McDonald's plans to open the first in a series of all-vegetarian restaurants in India next year. But rest assured, in most locations around the world, meat will stay on the menu.

 

Many of the most successful global companies or brands use highly regional variations that are attuned to local cultural norms and customs.  The McAloo Tikki burger— which uses a spicy, fried potato-based patty — is the Indian McDonald's top seller.

 

Questions to ponder: What are the forces that lead towards an accelaration of human connectivity around the globe?  What are the postive impacts of this increased connectivity?  What are some negative impacts?  Are these impacts the same in all places?  Explain. 

 

Tags: Globalization, food, culture, unit 3 culture and SouthAsia.


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Joseph Thacker 's curator insight, April 14, 11:21 PM

I believe this is a wise decision by McDonald's to adjust their menu for the people of India who are vegetarian. India's population is over one billion now; many of those people are vegetarian. McDonald's is one of the world's most successful fast food chains and they have a chance to lure millions of new customers into their restaurant. This is a great example of a global company making small changes in order to attract people with specific customs and cultural norms. 

Paige Therien's curator insight, April 24, 12:49 PM

When one thinks about huge brands like McDonalds, very specific food items may come to mind.  These items, like the Big Mac in the United States and other select countries, are very iconic in terms of representation to its consumers and competitors.  However, traveling to a different country would expose one to the fact that the cuisine at a restaurant owned by the same company may be quite different.  McDonalds is a master at globalization because they have created a huge reputation and have a lot of power in the global market.  At the same time, they have tuned in to the local cultures and their values and traditions.  In places like India, this is very neccesary if McDonalds is to maintain a strong market there because a large portion of the population is vegetarian.  Not only would they not enjoy eating a Big Mac, they may be insulted by its presence on the menu and feel generally ignored by the company in terms of their traditions and beliefs.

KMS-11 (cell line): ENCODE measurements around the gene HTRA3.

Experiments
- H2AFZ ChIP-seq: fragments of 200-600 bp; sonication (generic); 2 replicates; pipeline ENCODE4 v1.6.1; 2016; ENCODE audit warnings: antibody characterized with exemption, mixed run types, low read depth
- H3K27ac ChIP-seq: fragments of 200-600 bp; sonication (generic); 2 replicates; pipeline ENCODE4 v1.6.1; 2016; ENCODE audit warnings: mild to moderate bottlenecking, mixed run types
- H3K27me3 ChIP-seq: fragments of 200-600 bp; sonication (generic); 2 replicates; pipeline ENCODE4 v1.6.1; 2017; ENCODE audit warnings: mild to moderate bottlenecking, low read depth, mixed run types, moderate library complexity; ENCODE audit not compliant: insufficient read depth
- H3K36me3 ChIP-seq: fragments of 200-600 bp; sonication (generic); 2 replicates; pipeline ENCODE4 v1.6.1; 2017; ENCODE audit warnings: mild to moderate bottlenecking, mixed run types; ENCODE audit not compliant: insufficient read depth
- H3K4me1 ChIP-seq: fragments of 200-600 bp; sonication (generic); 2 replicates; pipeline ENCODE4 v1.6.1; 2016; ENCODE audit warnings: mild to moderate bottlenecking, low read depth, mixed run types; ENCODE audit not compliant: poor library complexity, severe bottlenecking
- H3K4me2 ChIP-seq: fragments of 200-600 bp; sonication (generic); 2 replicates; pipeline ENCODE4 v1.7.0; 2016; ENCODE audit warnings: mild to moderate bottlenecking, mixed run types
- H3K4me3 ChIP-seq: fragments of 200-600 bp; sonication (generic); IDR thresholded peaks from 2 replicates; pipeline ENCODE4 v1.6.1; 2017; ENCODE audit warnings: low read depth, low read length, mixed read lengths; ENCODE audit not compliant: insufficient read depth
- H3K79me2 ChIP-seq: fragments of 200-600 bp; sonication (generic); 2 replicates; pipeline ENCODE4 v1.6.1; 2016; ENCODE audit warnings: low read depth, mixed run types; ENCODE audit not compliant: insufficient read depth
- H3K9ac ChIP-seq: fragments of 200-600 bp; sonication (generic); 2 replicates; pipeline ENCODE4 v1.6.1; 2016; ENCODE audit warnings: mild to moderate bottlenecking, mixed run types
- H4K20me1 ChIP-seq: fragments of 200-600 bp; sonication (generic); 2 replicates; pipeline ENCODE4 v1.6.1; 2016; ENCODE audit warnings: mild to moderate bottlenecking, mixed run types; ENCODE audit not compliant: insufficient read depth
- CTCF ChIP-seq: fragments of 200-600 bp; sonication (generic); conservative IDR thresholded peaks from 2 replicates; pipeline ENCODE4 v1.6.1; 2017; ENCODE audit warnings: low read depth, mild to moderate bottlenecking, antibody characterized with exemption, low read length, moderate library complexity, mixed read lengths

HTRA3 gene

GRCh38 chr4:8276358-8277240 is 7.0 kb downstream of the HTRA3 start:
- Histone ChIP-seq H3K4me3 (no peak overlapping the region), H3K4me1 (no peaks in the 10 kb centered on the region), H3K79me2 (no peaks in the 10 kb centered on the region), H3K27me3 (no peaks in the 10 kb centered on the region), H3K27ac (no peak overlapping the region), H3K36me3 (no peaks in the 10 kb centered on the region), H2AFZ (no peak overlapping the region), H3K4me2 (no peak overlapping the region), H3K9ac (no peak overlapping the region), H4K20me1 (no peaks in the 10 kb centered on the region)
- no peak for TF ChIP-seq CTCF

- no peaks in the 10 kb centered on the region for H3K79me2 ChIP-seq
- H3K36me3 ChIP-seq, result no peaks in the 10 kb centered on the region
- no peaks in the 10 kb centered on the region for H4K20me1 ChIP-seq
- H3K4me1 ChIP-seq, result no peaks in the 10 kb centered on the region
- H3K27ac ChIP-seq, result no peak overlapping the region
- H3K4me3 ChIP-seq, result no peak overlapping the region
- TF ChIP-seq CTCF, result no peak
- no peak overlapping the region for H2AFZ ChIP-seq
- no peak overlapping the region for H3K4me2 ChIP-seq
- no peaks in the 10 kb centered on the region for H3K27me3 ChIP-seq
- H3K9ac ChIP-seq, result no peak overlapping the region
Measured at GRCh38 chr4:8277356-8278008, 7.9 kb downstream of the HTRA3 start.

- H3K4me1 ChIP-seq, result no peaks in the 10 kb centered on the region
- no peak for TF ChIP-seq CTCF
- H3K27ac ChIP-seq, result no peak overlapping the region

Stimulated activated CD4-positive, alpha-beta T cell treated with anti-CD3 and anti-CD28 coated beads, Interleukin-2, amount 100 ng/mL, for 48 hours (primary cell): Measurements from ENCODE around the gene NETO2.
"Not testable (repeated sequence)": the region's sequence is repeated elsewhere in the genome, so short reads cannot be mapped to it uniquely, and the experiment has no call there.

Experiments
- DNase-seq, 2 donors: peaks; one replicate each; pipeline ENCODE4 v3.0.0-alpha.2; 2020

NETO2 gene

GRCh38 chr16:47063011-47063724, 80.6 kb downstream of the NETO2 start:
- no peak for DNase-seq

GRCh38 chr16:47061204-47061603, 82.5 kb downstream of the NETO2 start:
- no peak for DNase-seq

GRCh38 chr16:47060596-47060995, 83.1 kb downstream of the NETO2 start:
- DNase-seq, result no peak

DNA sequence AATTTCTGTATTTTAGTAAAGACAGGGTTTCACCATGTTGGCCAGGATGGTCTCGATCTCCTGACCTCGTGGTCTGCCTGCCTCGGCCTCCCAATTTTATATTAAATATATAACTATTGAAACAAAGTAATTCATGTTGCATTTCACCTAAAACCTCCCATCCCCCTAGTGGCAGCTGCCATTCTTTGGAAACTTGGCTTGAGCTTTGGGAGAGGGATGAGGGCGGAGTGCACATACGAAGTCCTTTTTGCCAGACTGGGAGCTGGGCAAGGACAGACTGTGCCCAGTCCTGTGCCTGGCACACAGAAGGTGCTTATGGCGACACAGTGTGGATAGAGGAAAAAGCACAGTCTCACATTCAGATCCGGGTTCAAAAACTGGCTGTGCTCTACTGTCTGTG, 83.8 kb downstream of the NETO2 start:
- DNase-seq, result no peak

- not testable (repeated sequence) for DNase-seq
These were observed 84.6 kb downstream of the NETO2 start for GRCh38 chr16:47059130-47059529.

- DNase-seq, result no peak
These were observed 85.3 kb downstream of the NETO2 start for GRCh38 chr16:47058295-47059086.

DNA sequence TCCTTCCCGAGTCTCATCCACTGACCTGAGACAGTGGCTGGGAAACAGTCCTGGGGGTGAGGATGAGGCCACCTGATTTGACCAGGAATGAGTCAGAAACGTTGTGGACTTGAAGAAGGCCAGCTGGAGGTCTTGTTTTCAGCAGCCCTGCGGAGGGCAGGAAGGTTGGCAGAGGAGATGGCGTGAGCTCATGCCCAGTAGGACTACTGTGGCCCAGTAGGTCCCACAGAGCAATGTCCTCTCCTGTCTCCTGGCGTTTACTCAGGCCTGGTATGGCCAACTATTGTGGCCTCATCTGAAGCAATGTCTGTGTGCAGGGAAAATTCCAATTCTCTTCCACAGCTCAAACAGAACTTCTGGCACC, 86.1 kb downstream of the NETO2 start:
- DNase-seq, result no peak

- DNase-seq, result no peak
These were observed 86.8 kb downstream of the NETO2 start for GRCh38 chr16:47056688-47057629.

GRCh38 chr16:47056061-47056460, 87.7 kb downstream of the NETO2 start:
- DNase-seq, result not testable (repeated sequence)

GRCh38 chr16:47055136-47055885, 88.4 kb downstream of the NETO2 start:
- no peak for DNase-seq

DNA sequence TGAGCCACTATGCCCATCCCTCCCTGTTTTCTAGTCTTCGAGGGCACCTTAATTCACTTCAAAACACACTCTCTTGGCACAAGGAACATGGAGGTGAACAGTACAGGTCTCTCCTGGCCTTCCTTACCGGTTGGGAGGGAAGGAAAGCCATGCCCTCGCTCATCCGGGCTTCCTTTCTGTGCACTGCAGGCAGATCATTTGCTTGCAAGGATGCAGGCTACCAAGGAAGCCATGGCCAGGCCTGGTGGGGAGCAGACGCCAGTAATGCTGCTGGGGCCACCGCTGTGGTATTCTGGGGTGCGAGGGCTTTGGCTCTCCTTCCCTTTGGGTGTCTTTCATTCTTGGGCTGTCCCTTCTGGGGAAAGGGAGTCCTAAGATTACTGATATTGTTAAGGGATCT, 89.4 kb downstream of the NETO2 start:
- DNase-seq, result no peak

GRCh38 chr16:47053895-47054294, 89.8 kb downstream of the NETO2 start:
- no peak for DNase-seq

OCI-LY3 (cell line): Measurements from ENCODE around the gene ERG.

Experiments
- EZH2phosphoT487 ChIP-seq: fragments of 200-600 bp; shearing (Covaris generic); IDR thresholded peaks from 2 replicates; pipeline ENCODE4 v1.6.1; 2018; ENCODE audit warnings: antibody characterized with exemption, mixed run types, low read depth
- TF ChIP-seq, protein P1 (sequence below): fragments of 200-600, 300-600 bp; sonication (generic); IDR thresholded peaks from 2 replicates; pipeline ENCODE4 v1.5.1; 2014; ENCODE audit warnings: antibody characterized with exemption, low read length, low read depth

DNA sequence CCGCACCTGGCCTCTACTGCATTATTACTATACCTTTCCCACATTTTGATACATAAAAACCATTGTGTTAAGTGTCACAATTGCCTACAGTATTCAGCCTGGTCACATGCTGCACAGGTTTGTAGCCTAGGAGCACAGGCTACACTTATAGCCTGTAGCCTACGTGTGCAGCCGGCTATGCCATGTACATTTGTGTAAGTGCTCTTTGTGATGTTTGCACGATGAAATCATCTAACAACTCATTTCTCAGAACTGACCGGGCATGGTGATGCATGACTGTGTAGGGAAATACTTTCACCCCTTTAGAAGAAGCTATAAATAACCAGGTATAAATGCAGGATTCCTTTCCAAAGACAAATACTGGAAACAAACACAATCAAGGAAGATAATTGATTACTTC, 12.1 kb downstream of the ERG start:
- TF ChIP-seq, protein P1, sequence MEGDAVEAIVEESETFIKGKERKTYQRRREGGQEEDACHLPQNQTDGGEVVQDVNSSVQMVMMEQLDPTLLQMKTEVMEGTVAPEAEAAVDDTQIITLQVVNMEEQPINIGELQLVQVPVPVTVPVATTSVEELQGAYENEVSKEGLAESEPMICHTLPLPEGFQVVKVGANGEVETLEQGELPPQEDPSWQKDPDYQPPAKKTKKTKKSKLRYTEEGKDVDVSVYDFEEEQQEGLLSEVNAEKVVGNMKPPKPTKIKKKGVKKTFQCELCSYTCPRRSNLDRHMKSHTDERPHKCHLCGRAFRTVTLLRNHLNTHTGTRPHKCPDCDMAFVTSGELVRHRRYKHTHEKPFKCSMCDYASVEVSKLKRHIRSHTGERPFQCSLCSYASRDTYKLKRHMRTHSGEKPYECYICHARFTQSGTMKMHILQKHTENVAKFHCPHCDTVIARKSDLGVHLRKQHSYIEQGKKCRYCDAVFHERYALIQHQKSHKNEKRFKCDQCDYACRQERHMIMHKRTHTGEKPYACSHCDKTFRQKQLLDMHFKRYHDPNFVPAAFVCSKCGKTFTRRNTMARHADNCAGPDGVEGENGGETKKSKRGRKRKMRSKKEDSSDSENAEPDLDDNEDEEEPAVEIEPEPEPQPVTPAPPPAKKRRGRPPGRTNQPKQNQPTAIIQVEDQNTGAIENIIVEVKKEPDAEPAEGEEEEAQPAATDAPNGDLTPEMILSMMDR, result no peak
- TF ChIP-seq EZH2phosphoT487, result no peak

Tracy Galvin's curator insight, April 29, 6:20 PM

I am impressed that McDonald's knows their clientele so well! This is a company that will last since it is very globally conscious and therefore can open a restaurant in any country.